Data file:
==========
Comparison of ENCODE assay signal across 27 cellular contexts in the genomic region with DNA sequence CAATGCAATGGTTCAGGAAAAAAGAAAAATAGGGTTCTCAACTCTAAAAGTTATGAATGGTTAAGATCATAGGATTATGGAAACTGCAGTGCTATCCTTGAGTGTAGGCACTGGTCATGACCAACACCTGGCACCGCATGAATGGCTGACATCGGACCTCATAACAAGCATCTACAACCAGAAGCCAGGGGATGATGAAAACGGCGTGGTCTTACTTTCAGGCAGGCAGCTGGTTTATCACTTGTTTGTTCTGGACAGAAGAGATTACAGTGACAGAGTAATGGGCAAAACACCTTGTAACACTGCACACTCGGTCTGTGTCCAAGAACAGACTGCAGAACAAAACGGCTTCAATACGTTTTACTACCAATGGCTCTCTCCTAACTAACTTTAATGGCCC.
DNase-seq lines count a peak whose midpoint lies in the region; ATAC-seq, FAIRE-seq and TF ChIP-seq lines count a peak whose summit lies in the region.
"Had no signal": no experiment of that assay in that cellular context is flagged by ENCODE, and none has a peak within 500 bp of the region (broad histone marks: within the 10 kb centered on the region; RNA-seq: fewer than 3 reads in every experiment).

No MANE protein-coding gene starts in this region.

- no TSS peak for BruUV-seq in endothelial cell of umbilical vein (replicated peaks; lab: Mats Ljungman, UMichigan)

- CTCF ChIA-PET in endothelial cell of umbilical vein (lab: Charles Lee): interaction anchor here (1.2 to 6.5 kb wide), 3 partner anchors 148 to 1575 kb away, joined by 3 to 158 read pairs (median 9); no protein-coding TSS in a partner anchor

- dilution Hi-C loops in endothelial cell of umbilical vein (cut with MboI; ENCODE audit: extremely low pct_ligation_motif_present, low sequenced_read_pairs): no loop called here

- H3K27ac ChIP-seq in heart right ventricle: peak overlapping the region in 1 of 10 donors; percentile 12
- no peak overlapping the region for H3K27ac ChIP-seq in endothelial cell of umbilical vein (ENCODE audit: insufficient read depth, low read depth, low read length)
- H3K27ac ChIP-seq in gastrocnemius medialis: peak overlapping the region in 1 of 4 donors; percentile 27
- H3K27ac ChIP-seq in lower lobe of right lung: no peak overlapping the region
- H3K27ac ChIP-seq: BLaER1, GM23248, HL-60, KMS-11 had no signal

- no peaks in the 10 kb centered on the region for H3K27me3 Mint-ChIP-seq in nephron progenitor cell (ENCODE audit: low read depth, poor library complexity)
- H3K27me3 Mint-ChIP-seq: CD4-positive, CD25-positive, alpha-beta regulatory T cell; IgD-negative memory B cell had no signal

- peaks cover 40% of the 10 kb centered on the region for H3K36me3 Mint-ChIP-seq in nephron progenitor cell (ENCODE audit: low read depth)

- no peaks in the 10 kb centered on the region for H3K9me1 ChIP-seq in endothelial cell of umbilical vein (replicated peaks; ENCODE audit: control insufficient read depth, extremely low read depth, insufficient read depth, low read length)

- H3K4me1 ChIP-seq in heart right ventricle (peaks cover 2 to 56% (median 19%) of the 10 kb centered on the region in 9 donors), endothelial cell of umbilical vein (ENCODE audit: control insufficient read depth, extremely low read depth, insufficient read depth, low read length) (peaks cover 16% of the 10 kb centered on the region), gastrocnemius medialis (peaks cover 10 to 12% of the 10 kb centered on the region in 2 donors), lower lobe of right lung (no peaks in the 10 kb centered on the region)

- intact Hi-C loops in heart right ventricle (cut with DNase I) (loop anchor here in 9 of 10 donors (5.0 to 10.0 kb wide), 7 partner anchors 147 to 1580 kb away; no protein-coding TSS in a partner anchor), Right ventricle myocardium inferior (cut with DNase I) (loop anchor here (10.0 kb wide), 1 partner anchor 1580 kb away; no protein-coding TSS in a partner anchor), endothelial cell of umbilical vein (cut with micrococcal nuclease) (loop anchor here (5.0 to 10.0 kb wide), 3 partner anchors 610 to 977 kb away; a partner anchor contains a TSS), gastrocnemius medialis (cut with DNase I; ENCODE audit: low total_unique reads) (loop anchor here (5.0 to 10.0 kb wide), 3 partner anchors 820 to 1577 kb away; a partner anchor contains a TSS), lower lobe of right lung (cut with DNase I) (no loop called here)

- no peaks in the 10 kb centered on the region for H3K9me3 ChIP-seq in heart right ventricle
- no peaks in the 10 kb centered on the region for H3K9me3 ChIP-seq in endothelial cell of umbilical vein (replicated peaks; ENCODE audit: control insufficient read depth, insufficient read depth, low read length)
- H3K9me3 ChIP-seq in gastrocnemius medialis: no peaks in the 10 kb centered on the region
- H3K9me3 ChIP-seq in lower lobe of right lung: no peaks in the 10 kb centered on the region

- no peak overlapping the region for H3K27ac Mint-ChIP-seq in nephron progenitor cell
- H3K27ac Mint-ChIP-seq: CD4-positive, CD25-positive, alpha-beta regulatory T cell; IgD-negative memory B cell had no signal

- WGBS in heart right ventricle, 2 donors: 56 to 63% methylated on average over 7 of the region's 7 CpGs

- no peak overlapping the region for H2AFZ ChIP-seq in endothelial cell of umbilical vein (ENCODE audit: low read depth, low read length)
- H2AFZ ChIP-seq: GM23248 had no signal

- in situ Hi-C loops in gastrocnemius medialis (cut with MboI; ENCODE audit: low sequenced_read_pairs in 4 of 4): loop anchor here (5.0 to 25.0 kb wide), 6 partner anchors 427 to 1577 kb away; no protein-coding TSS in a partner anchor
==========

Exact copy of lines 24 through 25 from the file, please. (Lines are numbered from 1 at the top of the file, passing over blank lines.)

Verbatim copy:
- H3K27ac Mint-ChIP-seq: CD4-positive, CD25-positive, alpha-beta regulatory T cell; IgD-negative memory B cell had no signal

- WGBS in heart right ventricle, 2 donors: 56 to 63% methylated on average over 7 of the region's 7 CpGs